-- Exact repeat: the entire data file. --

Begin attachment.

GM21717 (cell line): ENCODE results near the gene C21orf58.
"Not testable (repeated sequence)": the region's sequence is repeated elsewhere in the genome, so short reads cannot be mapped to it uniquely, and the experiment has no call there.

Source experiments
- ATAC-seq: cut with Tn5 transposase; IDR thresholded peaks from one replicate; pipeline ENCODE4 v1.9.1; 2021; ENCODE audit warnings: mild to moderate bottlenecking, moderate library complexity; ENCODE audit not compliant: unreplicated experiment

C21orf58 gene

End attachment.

GM21717 (cell line): ENCODE results near the gene C21orf58.
"Not testable (repeated sequence)": the region's sequence is repeated elsewhere in the genome, so short reads cannot be mapped to it uniquely, and the experiment has no call there.

Source experiments
- ATAC-seq: cut with Tn5 transposase; IDR thresholded peaks from one replicate; pipeline ENCODE4 v1.9.1; 2021; ENCODE audit warnings: mild to moderate bottlenecking, moderate library complexity; ENCODE audit not compliant: unreplicated experiment

C21orf58 gene